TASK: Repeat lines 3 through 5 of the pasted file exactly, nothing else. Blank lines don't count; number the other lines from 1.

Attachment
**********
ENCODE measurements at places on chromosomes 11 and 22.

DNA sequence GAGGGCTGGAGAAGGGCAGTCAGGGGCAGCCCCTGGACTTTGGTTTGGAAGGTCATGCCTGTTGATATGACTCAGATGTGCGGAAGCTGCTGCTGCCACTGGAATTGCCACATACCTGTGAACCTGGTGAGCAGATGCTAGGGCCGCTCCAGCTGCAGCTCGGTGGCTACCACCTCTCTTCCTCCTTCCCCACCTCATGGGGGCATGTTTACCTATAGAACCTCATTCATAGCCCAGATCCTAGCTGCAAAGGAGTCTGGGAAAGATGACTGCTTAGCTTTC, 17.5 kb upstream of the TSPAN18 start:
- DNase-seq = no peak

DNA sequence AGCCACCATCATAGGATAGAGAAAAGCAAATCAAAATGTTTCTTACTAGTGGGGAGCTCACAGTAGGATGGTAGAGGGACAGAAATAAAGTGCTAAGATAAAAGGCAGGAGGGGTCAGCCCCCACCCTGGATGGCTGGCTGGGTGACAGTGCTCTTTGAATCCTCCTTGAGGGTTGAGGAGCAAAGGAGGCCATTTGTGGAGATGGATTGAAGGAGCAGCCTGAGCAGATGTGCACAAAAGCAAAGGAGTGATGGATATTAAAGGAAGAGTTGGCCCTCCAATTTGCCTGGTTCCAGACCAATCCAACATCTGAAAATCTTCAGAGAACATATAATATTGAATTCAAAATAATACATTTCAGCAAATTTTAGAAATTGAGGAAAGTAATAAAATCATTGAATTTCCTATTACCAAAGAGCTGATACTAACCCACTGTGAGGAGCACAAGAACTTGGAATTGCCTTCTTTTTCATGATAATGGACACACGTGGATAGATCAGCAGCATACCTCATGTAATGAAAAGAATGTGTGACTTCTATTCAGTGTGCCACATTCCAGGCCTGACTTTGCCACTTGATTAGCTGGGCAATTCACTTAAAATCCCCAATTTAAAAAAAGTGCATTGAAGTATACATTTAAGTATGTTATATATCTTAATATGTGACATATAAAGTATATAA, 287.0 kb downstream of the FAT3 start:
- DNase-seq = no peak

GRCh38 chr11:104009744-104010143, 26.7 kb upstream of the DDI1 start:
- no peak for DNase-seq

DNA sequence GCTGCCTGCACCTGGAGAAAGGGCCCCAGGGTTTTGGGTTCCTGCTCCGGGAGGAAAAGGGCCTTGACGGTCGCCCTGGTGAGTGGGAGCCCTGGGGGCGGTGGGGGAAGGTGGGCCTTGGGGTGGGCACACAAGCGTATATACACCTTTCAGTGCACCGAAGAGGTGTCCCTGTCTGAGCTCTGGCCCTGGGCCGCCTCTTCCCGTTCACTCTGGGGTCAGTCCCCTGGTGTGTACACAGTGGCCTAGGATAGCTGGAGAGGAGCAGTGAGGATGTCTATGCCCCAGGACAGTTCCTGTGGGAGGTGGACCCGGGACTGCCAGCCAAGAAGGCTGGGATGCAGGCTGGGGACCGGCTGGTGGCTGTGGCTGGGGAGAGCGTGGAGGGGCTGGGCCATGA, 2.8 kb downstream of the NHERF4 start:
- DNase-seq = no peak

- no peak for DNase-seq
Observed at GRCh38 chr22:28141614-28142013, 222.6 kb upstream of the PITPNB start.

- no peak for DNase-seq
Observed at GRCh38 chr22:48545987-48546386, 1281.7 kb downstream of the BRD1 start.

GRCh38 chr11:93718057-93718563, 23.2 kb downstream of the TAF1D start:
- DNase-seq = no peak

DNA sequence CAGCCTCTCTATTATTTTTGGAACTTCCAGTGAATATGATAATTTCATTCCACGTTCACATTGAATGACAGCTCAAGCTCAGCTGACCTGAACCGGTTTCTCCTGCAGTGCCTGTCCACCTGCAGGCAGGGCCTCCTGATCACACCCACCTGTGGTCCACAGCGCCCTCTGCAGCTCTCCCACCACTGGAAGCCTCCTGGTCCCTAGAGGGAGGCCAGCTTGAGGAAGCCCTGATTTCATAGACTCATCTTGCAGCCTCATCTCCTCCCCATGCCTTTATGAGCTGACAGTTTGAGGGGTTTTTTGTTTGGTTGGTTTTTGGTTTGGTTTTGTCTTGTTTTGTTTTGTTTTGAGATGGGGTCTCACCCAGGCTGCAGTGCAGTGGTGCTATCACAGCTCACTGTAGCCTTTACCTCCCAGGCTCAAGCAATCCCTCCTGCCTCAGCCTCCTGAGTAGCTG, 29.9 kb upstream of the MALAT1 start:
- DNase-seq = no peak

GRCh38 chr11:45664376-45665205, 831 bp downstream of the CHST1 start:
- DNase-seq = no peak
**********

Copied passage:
- DNase-seq = no peak

DNA sequence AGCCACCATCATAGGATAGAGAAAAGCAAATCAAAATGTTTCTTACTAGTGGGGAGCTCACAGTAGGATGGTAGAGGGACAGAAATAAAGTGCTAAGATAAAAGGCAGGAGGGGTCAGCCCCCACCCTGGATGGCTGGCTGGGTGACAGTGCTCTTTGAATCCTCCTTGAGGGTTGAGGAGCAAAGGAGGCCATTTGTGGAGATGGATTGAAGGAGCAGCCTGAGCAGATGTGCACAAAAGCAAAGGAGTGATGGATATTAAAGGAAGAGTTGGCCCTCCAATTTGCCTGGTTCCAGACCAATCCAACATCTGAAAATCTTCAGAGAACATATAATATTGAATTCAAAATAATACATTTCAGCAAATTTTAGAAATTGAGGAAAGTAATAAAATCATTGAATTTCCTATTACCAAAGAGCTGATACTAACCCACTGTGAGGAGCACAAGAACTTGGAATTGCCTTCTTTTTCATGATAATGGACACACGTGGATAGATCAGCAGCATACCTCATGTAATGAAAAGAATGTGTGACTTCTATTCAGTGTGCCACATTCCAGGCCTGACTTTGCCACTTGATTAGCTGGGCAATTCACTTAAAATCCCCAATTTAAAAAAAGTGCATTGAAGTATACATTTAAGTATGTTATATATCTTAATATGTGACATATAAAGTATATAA, 287.0 kb downstream of the FAT3 start:
- DNase-seq = no peak